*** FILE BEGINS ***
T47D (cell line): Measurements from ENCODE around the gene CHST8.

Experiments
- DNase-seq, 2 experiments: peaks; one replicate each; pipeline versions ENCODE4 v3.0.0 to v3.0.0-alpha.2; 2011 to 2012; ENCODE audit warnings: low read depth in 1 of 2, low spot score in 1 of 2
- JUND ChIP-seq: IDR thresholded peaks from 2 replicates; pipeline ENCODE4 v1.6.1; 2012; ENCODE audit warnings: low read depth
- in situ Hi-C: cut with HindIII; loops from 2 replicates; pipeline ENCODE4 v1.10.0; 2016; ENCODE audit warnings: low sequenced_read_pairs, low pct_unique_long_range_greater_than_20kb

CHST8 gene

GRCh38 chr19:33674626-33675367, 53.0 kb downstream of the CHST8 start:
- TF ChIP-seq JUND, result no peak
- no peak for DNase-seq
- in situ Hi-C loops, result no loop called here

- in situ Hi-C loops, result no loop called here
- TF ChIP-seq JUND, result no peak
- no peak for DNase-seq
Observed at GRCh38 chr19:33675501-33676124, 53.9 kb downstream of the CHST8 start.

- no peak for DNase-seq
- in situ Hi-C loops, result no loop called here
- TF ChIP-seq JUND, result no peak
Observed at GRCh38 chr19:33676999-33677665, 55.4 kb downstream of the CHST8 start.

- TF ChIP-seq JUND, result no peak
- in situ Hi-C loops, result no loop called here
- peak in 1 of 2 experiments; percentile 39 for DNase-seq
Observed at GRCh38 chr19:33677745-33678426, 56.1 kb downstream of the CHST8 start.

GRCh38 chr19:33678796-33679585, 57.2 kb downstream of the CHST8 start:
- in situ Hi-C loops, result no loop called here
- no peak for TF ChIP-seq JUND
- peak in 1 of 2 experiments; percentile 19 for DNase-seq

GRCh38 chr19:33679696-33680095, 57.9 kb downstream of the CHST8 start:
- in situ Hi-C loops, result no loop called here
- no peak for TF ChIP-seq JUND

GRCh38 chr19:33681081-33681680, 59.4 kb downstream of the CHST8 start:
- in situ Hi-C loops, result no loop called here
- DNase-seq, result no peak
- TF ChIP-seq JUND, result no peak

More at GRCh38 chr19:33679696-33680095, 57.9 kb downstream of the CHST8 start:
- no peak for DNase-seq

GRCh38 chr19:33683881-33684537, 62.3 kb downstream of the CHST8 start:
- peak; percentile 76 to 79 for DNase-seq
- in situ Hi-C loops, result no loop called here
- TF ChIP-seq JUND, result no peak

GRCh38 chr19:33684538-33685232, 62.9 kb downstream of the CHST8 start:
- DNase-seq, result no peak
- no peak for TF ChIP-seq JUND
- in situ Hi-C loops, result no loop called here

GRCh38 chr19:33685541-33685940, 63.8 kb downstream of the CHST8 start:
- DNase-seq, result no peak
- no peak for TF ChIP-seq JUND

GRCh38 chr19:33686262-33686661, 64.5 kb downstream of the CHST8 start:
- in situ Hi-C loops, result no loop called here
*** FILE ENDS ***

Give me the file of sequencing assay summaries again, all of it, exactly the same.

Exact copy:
T47D (cell line): Measurements from ENCODE around the gene CHST8.

Experiments
- DNase-seq, 2 experiments: peaks; one replicate each; pipeline versions ENCODE4 v3.0.0 to v3.0.0-alpha.2; 2011 to 2012; ENCODE audit warnings: low read depth in 1 of 2, low spot score in 1 of 2
- JUND ChIP-seq: IDR thresholded peaks from 2 replicates; pipeline ENCODE4 v1.6.1; 2012; ENCODE audit warnings: low read depth
- in situ Hi-C: cut with HindIII; loops from 2 replicates; pipeline ENCODE4 v1.10.0; 2016; ENCODE audit warnings: low sequenced_read_pairs, low pct_unique_long_range_greater_than_20kb

CHST8 gene

GRCh38 chr19:33674626-33675367, 53.0 kb downstream of the CHST8 start:
- TF ChIP-seq JUND, result no peak
- no peak for DNase-seq
- in situ Hi-C loops, result no loop called here

- in situ Hi-C loops, result no loop called here
- TF ChIP-seq JUND, result no peak
- no peak for DNase-seq
Observed at GRCh38 chr19:33675501-33676124, 53.9 kb downstream of the CHST8 start.

- no peak for DNase-seq
- in situ Hi-C loops, result no loop called here
- TF ChIP-seq JUND, result no peak
Observed at GRCh38 chr19:33676999-33677665, 55.4 kb downstream of the CHST8 start.

- TF ChIP-seq JUND, result no peak
- in situ Hi-C loops, result no loop called here
- peak in 1 of 2 experiments; percentile 39 for DNase-seq
Observed at GRCh38 chr19:33677745-33678426, 56.1 kb downstream of the CHST8 start.

GRCh38 chr19:33678796-33679585, 57.2 kb downstream of the CHST8 start:
- in situ Hi-C loops, result no loop called here
- no peak for TF ChIP-seq JUND
- peak in 1 of 2 experiments; percentile 19 for DNase-seq

GRCh38 chr19:33679696-33680095, 57.9 kb downstream of the CHST8 start:
- in situ Hi-C loops, result no loop called here
- no peak for TF ChIP-seq JUND

GRCh38 chr19:33681081-33681680, 59.4 kb downstream of the CHST8 start:
- in situ Hi-C loops, result no loop called here
- DNase-seq, result no peak
- TF ChIP-seq JUND, result no peak

More at GRCh38 chr19:33679696-33680095, 57.9 kb downstream of the CHST8 start:
- no peak for DNase-seq

GRCh38 chr19:33683881-33684537, 62.3 kb downstream of the CHST8 start:
- peak; percentile 76 to 79 for DNase-seq
- in situ Hi-C loops, result no loop called here
- TF ChIP-seq JUND, result no peak

GRCh38 chr19:33684538-33685232, 62.9 kb downstream of the CHST8 start:
- DNase-seq, result no peak
- no peak for TF ChIP-seq JUND
- in situ Hi-C loops, result no loop called here

GRCh38 chr19:33685541-33685940, 63.8 kb downstream of the CHST8 start:
- DNase-seq, result no peak
- no peak for TF ChIP-seq JUND

GRCh38 chr19:33686262-33686661, 64.5 kb downstream of the CHST8 start:
- in situ Hi-C loops, result no loop called here